Since city workers bulldozed Sanctuary Village under the Frederick Douglass Susan B. Anthony Memorial Bridge in Rochester in December, the tent city has been a hot topic for discussion. Now, the homeless village has finally been moved into a shelter — temporarily.
In January, property management and development firm Buckingham Properties offered a vacant building off Canal Street for a temporary shelter for the residents of Sanctuary Village, according to the Democrat and Chronicle. The shelter opened last week.
Preparation of the building took a couple of weeks, as there were safety and liability concerns. These were all sorted out by Buckingham and volunteers from the House of Mercy. Co-founder of the House of Mercy, Sister Grace Miller, says that the DiMarco companies provided a heater for the space, and that fire alarms, a second exit, and a sprinkler system were installed.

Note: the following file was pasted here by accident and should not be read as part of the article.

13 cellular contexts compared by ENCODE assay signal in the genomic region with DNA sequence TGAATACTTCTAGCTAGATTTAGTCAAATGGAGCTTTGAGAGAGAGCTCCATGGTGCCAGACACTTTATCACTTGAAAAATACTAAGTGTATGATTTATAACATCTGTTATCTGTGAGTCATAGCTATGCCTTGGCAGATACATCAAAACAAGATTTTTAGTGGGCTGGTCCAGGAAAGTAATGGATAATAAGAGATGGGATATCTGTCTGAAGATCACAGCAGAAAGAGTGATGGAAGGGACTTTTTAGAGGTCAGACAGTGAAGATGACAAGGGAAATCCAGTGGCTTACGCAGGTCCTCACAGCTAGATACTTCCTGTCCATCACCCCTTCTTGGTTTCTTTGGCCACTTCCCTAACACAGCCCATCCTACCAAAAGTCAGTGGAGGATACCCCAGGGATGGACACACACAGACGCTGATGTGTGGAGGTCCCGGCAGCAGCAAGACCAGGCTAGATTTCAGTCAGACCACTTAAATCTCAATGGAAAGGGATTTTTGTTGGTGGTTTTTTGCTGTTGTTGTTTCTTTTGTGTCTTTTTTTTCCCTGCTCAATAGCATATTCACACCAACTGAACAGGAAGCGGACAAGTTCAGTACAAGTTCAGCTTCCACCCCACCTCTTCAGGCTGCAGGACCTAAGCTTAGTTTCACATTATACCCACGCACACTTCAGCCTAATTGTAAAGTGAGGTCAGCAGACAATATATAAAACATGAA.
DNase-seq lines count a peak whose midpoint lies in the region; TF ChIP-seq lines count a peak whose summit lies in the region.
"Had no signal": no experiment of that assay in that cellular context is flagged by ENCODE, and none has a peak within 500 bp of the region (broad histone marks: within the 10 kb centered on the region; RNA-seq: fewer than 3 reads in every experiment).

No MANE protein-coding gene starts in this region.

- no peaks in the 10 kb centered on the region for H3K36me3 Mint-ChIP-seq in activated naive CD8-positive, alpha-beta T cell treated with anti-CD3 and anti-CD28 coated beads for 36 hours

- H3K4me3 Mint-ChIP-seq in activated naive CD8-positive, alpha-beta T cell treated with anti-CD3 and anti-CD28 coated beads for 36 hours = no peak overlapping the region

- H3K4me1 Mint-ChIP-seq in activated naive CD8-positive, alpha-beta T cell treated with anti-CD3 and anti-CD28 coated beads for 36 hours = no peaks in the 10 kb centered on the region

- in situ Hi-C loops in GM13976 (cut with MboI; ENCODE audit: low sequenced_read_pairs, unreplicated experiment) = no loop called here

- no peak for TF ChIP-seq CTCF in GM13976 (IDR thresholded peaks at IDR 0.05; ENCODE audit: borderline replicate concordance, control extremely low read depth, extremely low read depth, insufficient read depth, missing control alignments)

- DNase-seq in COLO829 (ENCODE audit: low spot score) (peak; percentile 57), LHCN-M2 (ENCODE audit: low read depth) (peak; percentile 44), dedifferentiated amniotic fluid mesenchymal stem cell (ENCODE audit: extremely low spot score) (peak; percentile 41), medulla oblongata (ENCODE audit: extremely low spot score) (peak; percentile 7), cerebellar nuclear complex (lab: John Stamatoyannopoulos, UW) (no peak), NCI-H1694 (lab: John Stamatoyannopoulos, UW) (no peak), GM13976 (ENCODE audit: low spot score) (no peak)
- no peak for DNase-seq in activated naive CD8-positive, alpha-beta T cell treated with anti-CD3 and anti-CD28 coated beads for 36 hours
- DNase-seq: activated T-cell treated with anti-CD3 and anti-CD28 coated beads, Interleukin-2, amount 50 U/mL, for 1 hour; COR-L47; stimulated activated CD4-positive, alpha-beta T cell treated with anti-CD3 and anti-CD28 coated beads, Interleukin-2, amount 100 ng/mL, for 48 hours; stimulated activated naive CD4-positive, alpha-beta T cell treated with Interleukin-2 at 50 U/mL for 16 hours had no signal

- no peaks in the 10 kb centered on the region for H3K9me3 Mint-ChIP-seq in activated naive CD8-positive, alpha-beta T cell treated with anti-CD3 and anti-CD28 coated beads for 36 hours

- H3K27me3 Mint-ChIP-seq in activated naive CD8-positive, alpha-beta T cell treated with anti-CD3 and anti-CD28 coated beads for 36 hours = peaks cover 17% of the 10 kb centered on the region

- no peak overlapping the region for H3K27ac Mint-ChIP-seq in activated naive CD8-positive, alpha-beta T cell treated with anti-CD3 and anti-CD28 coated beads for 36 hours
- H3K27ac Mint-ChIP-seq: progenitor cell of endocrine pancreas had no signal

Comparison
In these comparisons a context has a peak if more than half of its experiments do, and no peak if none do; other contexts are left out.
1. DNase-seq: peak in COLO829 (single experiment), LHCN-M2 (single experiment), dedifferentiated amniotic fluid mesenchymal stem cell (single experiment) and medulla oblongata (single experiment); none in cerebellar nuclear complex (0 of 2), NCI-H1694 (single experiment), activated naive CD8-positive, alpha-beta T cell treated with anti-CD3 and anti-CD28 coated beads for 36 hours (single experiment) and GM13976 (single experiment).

“I think they’re doing a great job,” Sanctuary Village resident Joe Daddazio told the Democrat and Chronicle. “It’s going to work out if we all work together.”
Though the shelter is open 24/7, unlike other shelters in the city, this is only a temporary fix for a very real problem. A permanent shelter would help, but it does take a lot of resources to provide spaces like the one on Canal Street. The use of the space was made possible by around $80,000 in donations in addition to the generosity of Buckingham, reports TWC News.
Sanctuary Village runs exclusively from donations, so purchasing and maintaining a permanent space is a challenge. There are things that could be done to outfit an existing space to operate on a lower budget; for example, spray foam insulation has the potential to reduce heating costs — which rise significantly during cold Rochester winters — by up to 50%.
The good news is that Sanctuary Village will be housed in the Canal Street location until April — by which time the frigid temperatures will have subsided.